A miss is as good as a mile. The Indian Air Force will probe the reasons for the failure of two of its precision guided munitions-the runway busting US-made Paveway air-to-surface missile and the quick-reaction Soviet era OSA-AK (M) anti-aircraft missile-during Operation Iron Fist in Rajasthan in mid-March. The Iron Fist event was intended to send out a stern message to India’s recalcitrant neighbours. Failures of this kind could well encourage Pakistan to indulge in further misadventures.
Yes, there are failures during war and, as the IAF spokesperson stated a 10 percent rate of failure is catered for during actual combat so that in totality a strike mission would achieve complete success. That is why precision-guided munitions were created. They are intended to achieve kill with one shot. Given the dense nature of surface-to-air defences the multi-million launch platform could be severely endangered in trying a second attempt.
In the specific failures of the Paveway and OSA-AK missile systems these missiles are decades old and may have outlived their shelf-life. Precision guided munitions require cold storage and there is a procedure to be followed when the weapons are taken out for operational use. The Paveway III missile was used by the Indian Air Force Mirage bombers to take out the Pakistani intruders from the Kargil heights in 1999 where they had erected stone embankments or “sangars’ that needed to be demolished to allow Indian soldiers to climb up the steep slopes to engage the Pakistanis in hand-to-hand combat.
The OSA-AK is a mobile 6X6 wheel-mounted amphibious air defence system that is intended to accompany mechanized infantry columns into battle to deal with enemy helicopters and aircraft. It consists of two pairs of three missiles in canisters. The missiles have a range of upto nine km and have a multiple detonation system-contact; triggered by a proximity fuze that releases pre-fragmented shrapnel over a radius of five meters into the path of the incoming target; and even by command from the launch vehicle. That is why it is surprising that there should be a failure of this missile especially since there was a possibility of human intervention at even the last second.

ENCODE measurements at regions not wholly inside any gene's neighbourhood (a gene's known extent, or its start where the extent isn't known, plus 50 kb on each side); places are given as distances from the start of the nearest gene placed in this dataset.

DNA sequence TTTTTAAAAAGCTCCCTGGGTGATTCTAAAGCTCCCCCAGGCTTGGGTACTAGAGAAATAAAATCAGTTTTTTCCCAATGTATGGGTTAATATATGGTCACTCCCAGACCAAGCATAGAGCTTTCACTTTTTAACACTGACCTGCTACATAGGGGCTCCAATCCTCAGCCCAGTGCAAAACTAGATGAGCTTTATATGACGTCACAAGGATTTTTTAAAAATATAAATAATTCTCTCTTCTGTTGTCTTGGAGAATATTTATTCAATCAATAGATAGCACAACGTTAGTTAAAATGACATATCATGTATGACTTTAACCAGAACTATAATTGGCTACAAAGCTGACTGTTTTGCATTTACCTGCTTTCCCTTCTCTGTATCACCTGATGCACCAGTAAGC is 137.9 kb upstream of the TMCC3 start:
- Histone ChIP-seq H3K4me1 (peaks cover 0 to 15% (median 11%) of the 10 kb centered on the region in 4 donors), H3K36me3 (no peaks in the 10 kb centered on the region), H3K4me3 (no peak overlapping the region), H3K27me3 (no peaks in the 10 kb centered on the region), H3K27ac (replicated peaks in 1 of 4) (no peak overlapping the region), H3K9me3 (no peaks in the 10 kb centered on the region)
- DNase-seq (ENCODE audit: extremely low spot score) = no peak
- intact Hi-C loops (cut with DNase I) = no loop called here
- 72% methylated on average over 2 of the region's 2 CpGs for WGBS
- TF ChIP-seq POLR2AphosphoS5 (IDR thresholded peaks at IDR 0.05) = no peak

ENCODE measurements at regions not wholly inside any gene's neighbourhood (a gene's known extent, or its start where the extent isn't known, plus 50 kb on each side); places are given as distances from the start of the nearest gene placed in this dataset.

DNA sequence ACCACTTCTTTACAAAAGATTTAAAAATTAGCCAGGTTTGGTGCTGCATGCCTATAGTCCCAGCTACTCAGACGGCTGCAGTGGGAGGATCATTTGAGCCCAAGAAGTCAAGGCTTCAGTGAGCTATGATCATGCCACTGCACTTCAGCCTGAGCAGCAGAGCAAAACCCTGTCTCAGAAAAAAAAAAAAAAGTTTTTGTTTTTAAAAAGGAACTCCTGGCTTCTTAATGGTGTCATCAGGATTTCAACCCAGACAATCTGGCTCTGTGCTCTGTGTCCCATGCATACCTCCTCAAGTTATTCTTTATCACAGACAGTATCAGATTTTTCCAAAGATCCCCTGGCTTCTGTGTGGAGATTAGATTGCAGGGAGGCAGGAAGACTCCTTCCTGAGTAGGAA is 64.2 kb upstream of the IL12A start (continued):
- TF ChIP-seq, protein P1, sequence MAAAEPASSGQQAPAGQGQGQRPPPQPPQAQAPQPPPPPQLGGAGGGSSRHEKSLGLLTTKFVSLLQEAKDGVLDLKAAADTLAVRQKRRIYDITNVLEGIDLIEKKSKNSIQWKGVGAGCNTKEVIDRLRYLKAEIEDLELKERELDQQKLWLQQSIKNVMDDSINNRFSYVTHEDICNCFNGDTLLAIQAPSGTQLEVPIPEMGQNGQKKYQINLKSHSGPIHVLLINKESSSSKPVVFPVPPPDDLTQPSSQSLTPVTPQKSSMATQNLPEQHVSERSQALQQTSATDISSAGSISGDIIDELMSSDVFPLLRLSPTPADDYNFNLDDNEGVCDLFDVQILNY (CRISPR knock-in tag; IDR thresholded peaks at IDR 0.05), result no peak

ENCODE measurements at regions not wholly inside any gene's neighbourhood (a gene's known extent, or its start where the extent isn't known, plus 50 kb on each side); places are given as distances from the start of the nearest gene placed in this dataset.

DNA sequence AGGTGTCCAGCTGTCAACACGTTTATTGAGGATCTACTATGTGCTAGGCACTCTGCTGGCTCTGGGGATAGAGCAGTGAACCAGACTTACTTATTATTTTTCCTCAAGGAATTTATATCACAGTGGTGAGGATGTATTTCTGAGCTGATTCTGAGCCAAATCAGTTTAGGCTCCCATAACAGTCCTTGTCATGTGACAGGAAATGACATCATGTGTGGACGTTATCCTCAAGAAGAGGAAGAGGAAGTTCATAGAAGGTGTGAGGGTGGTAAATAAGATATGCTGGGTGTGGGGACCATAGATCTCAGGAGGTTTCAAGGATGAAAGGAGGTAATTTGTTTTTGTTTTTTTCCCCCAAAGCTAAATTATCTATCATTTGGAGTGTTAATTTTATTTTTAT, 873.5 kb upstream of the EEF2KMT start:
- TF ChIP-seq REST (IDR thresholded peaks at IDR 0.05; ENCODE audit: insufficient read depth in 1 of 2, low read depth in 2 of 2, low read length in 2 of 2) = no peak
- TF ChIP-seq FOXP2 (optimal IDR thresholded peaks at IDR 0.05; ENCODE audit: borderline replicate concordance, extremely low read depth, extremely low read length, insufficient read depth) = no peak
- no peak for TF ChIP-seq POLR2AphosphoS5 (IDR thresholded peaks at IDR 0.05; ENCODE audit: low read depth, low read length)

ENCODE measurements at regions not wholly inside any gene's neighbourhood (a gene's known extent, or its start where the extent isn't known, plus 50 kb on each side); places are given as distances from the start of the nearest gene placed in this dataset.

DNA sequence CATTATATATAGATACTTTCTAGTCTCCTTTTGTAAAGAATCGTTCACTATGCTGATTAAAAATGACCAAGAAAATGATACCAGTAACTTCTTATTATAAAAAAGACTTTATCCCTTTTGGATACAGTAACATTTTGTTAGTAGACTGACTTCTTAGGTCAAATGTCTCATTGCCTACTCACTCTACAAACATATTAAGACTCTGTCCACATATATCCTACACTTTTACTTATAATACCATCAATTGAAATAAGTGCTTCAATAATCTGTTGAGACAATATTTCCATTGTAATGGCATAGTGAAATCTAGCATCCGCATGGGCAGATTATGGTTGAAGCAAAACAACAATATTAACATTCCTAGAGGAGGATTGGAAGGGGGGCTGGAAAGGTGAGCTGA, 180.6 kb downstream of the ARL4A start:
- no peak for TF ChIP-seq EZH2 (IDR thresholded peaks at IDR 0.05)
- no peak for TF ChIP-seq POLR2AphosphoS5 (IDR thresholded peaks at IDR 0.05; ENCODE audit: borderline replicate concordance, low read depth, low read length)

Nonetheless such failures in plain view of invited VIPs from India and abroad leaves a bitter taste in the mouth. There should have been a double check on the internal health of such weapon systems especially for such occasions. The Air Force’s promise of a “critical evaluation” should have preceded, not followed, the event. These are, after all, precision guided munitions.
As far the Paveway runway-busting missile is concerned, it would have been more appropriate if the indigenously innovated laser-guided bomb had been showcased. The claimed capability of a 100-km range for a 1,000 lb (450 kg ‘dumb’ or iron bomb many of which are stockpiled in Indian Ordnance Depots) should be something to be proud about.
The Sudarshan laser-guidance may have to be fine-tuned so that the accuracy of the bomb is further improved from the 10 meter circular error probable (CEP). In any case the normal standard operating procedure in a runway-busting mission is the release of up to ten parachute retarded Paveway missiles to dig up the enemy runway and make it useless for a long time. Dumping a similar number of India-made bombs should not be considered shameful. Yes, a comparison of damage potential of the Paveway and the Sudarshan-kitted Indian glide bomb is necessary because it was intended that the Indian product would rival that of the Americans.